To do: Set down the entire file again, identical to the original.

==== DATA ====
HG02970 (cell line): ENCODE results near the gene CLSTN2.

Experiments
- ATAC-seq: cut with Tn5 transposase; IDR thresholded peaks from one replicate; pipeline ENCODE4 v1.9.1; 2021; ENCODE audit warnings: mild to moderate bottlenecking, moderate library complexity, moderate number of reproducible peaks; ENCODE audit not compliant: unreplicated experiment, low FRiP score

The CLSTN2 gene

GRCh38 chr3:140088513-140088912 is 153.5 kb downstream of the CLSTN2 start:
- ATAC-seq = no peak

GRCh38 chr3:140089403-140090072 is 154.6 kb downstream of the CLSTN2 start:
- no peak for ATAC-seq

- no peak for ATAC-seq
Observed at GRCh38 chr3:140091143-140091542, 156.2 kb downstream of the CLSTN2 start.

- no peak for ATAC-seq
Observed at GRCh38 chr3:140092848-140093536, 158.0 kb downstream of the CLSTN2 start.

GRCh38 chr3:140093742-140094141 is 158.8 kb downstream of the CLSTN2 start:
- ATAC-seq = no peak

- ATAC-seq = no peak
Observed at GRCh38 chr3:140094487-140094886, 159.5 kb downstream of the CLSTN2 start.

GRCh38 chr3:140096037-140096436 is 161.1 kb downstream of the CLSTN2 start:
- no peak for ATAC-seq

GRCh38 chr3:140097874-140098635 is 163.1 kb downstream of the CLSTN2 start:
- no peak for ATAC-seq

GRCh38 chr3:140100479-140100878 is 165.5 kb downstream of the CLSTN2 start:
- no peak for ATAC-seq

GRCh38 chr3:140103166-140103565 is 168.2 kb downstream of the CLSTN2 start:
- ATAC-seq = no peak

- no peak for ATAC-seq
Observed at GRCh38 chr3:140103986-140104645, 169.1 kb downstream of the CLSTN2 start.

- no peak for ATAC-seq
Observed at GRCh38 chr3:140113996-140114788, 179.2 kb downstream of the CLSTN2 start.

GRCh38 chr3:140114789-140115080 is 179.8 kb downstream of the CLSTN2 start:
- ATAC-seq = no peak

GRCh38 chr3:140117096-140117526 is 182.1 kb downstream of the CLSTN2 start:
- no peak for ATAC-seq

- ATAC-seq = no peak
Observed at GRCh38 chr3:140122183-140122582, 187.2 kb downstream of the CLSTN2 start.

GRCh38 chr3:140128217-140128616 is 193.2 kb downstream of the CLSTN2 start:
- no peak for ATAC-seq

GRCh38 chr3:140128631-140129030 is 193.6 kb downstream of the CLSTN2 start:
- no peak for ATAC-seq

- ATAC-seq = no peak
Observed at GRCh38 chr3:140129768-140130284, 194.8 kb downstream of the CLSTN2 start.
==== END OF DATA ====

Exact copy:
HG02970 (cell line): ENCODE results near the gene CLSTN2.

Experiments
- ATAC-seq: cut with Tn5 transposase; IDR thresholded peaks from one replicate; pipeline ENCODE4 v1.9.1; 2021; ENCODE audit warnings: mild to moderate bottlenecking, moderate library complexity, moderate number of reproducible peaks; ENCODE audit not compliant: unreplicated experiment, low FRiP score

The CLSTN2 gene

GRCh38 chr3:140088513-140088912 is 153.5 kb downstream of the CLSTN2 start:
- ATAC-seq = no peak

GRCh38 chr3:140089403-140090072 is 154.6 kb downstream of the CLSTN2 start:
- no peak for ATAC-seq

- no peak for ATAC-seq
Observed at GRCh38 chr3:140091143-140091542, 156.2 kb downstream of the CLSTN2 start.

- no peak for ATAC-seq
Observed at GRCh38 chr3:140092848-140093536, 158.0 kb downstream of the CLSTN2 start.

GRCh38 chr3:140093742-140094141 is 158.8 kb downstream of the CLSTN2 start:
- ATAC-seq = no peak

- ATAC-seq = no peak
Observed at GRCh38 chr3:140094487-140094886, 159.5 kb downstream of the CLSTN2 start.

GRCh38 chr3:140096037-140096436 is 161.1 kb downstream of the CLSTN2 start:
- no peak for ATAC-seq

GRCh38 chr3:140097874-140098635 is 163.1 kb downstream of the CLSTN2 start:
- no peak for ATAC-seq

GRCh38 chr3:140100479-140100878 is 165.5 kb downstream of the CLSTN2 start:
- no peak for ATAC-seq

GRCh38 chr3:140103166-140103565 is 168.2 kb downstream of the CLSTN2 start:
- ATAC-seq = no peak

- no peak for ATAC-seq
Observed at GRCh38 chr3:140103986-140104645, 169.1 kb downstream of the CLSTN2 start.

- no peak for ATAC-seq
Observed at GRCh38 chr3:140113996-140114788, 179.2 kb downstream of the CLSTN2 start.

GRCh38 chr3:140114789-140115080 is 179.8 kb downstream of the CLSTN2 start:
- ATAC-seq = no peak

GRCh38 chr3:140117096-140117526 is 182.1 kb downstream of the CLSTN2 start:
- no peak for ATAC-seq

- ATAC-seq = no peak
Observed at GRCh38 chr3:140122183-140122582, 187.2 kb downstream of the CLSTN2 start.

GRCh38 chr3:140128217-140128616 is 193.2 kb downstream of the CLSTN2 start:
- no peak for ATAC-seq

GRCh38 chr3:140128631-140129030 is 193.6 kb downstream of the CLSTN2 start:
- no peak for ATAC-seq

- ATAC-seq = no peak
Observed at GRCh38 chr3:140129768-140130284, 194.8 kb downstream of the CLSTN2 start.